These are experimental; they are mostly used to tinker with MirBSD mksh, AT&T ksh93, and OpenBSD pdksh. All shells in this family default to a yellow prompt if detected.


These are experimental; I do not like Zsh much at the moment. The files started as a joke (exec bash). zsh shells default to having a prompt coloured cyan.


The configuration for GnuPG is intended to follow RiseUp's OpenPGP best practices. The configuration file is rebuilt using mi5(1df) and make(1) because it requires hard-coding a path to the SKS keyserver certificate authority, and neither tilde nor $HOME expansion works for this.


My mail is kept in individual Maildirs under ~/Mail, with inbox being where most unfiltered mail is sent. I use Getmail, maildrop, and MSMTP; the configurations for these are not included here. I sign whenever I have some indication that the recipient might be using a PGP implementation, and I encrypt whenever I have a public key available for them. The GnuPG and S/MIME interfacing is done with GPGme, rather than defining commands for each crypto operation. I wrote an article about this setup if it sounds appealing.

You'll need Abook installed if you want to use the query_command I have defined, and msmtp for the sendmail command.


I've butchered the URxvt Perl extensions selection-to-clipboard and selection into a single select extension in ~/.urxvt/ext, which is the only extension I define in ~/.Xresources.

The included .Xresources file assumes that urxvt can use 256 colors and Perl extensions. If you're missing functionality, try changing perl-ext-common to default.

My choice of font is Ubuntu Mono, but the file should allow falling back to the more common Deja Vu Sans Mono. I've found Terminus works well too, but bitmap fonts are not really my cup of tea. The Lohit Kannada font bit is purely to make ಠ_ಠ work correctly. ( ͡° ͜ʖ ͡°) seems to work out of the box.


These are just generally vi-friendly settings, not much out of the ordinary. Note that the configuration presently uses a hard-coded 256-color colorscheme, and uses non-login shells, with an attempt to control the environment to stop shells thinking they have access to an X display.

The shell scripts in bin include tm(1df), a shortcut to make attach into the default command if no arguments are given and sessions do already exist. My ~/.inputrc file binds Alt+M to run that, and Tmux in turn binds the same key combination to detach.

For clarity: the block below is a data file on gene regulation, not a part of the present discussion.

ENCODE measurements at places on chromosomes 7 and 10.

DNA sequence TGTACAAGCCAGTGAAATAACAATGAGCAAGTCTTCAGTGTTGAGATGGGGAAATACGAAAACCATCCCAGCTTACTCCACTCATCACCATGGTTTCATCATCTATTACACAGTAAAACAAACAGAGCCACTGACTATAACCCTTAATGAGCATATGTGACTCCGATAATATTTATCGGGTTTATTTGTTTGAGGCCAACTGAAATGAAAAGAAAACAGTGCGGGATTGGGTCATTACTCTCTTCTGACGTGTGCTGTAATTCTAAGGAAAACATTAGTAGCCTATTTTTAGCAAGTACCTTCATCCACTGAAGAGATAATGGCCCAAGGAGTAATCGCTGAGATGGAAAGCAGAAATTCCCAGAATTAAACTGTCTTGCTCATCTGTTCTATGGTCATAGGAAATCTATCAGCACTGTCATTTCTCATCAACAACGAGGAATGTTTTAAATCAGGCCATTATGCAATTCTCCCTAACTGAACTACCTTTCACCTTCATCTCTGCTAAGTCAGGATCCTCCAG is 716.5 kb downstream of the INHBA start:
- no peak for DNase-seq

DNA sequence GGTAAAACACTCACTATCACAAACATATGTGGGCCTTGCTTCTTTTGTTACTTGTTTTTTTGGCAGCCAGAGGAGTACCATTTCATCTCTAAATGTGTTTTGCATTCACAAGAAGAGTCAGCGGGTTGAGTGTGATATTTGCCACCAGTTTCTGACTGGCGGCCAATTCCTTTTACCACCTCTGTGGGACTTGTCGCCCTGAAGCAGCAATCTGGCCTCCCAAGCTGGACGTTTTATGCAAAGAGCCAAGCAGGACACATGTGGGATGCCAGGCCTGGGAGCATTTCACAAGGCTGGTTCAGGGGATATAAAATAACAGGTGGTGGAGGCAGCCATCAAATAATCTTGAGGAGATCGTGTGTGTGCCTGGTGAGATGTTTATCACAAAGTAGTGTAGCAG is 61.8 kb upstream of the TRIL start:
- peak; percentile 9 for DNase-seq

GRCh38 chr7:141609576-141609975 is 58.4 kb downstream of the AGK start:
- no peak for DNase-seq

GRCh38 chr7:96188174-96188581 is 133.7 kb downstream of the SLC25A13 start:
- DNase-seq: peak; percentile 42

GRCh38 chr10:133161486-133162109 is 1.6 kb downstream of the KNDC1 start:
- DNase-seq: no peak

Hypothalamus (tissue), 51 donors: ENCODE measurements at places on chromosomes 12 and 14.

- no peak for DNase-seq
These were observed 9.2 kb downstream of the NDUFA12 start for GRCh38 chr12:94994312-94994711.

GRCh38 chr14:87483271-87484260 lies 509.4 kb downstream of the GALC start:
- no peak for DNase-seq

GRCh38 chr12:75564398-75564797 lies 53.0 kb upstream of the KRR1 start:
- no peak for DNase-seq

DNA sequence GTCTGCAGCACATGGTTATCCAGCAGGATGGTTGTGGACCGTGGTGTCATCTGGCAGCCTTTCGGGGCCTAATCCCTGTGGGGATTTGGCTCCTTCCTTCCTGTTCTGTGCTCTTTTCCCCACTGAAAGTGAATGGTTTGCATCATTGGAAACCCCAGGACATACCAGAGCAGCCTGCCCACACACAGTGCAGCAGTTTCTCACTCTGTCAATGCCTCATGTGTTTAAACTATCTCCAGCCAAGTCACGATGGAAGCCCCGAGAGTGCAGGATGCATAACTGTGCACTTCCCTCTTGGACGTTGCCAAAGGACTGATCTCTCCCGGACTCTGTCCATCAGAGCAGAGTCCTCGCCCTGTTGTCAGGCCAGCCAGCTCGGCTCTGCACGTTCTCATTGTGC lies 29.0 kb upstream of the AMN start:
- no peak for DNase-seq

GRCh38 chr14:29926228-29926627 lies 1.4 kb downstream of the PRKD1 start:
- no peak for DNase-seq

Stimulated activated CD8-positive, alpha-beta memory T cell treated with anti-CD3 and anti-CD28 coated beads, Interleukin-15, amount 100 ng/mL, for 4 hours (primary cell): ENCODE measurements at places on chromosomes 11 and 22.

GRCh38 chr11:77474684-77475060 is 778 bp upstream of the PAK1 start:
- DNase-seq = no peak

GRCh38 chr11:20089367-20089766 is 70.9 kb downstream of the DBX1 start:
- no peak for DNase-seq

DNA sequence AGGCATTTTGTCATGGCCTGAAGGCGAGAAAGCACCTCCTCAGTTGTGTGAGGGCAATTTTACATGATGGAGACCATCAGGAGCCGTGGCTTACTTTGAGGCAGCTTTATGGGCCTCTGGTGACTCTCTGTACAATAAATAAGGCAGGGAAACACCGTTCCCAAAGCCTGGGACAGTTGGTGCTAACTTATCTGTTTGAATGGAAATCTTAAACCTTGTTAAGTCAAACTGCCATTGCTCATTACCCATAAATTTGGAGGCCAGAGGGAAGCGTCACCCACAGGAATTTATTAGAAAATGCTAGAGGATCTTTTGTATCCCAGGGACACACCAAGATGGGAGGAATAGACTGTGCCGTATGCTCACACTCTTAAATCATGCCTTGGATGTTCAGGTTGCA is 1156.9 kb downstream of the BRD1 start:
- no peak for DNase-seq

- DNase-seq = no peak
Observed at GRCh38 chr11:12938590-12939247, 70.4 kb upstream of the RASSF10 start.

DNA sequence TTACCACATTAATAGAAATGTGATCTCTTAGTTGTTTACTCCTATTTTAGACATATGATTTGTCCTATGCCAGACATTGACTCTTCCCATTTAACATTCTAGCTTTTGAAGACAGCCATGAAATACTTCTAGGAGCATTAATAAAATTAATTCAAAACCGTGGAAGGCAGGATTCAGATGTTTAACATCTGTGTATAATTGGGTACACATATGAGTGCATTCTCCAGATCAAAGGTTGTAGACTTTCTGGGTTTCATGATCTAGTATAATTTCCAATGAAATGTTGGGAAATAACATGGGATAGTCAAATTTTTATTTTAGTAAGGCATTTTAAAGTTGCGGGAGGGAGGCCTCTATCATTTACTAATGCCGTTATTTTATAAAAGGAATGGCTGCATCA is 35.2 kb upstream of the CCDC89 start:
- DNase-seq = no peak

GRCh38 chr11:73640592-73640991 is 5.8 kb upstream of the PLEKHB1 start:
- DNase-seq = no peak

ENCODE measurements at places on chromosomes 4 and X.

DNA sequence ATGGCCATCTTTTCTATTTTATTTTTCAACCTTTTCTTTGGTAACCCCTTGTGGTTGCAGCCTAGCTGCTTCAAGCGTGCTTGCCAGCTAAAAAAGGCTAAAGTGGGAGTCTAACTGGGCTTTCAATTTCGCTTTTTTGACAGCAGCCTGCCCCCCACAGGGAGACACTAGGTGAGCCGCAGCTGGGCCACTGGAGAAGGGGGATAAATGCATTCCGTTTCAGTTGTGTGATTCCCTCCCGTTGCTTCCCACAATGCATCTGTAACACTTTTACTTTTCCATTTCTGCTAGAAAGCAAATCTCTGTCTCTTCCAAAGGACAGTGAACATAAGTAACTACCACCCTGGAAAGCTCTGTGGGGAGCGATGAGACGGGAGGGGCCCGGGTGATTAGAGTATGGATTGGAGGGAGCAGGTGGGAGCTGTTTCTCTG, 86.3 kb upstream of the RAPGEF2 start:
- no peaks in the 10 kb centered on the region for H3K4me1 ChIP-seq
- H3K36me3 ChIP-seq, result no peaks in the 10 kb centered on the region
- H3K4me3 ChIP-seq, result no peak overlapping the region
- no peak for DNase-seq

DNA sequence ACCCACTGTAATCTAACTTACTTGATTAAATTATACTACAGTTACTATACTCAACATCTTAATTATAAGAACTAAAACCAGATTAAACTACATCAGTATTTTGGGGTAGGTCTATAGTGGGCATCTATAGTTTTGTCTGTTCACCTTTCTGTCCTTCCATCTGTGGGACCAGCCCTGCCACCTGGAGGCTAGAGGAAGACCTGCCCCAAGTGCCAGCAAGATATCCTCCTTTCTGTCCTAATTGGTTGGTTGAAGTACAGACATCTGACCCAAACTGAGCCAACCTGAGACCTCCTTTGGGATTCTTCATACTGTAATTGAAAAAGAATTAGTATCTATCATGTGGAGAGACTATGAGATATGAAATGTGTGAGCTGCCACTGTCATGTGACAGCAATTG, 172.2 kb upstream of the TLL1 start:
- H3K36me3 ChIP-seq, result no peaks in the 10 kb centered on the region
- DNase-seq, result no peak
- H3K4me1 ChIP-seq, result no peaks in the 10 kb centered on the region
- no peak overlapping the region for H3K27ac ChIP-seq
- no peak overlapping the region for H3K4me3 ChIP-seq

The majority of the .vimrc file is just setting options, with a few mappings. I try not to deviate too much from the Vim defaults behaviour in terms of interactive behavior and keybindings.

The configuration is extensively commented, mostly because I was reading through it one day and realised I'd forgotten what half of it did. Plugins are loaded using @tpope's pathogen.vim.


Where practical, I make short scripts into POSIX (but not Bourne) sh(1), awk(1), or sed(1) scripts in ~/.local/bin. I try to use shell functions only when I actually need to, which tends to be when I need to tinker with the namespace of the user's current shell.

Installed by the install-bin target:

  • Three SSH-related scripts:
    • sls(1df) prints hostnames read from a ssh_config(5) file. It uses slsf(1df) to read each one.
    • sra(1df) runs a command on multiple hosts read from sls(1df) and prints output.
    • sta(1df) runs a command on multiple hosts read from sls(1df) and prints the hostname if the command returns zero.
  • Five URL-related shortcut scripts:
    • hurl(1df) extracts values of href attributes of <a> tags, sorts them uniquely, and writes them to stdout; it requires pup.
    • murl(1df) converts Markdown documents to HTML with pandoc(1) and runs the output through hurl(1df).
    • urlc(1df) accepts a list of URLs on stdin and writes error messages to stderr if any of the URLs are broken, redirecting, or are insecure and have working secure versions; requires curl(1).
    • urlh(1df) prints the values for a given HTTP header from a HEAD response.
    • urlmt(1df) prints the MIME type from the Content-Type header as retrieved by urlh(1df).
  • Three RFC-related shortcut scripts:
    • rfcf(1df) fetches ASCII RFCs from the IETF website.
    • rfct(1df) formats ASCII RFCs.
    • rfcr(1df) does both, displaying in a pager if appropriate, like a man(1) reader for RFCs.
  • Five toy random-number scripts (not for sensitive/dead-serious use):
    • rndi(1df) gets a random integer within two bounds.
    • rnds(1df) attempts to get an optional random seed for rndi(1df).
    • rnda(1df) uses rndi(1df) to choose a random argument.
    • rndf(1df) uses rnda(1df) to choose a random file from a directory.
    • rndl(1df) uses rndi(1df) to choose a random line from files.
  • Four file formatting scripts:
    • d2u(1df) converts DOS line endings in files to UNIX ones.
    • u2d(1df) converts UNIX line endings in files to DOS ones.
    • stbl(1df) strips a trailing blank line from the files in its arguments.
    • stws(1df) strips trailing spaces from the ends of lines of the files in its arguments.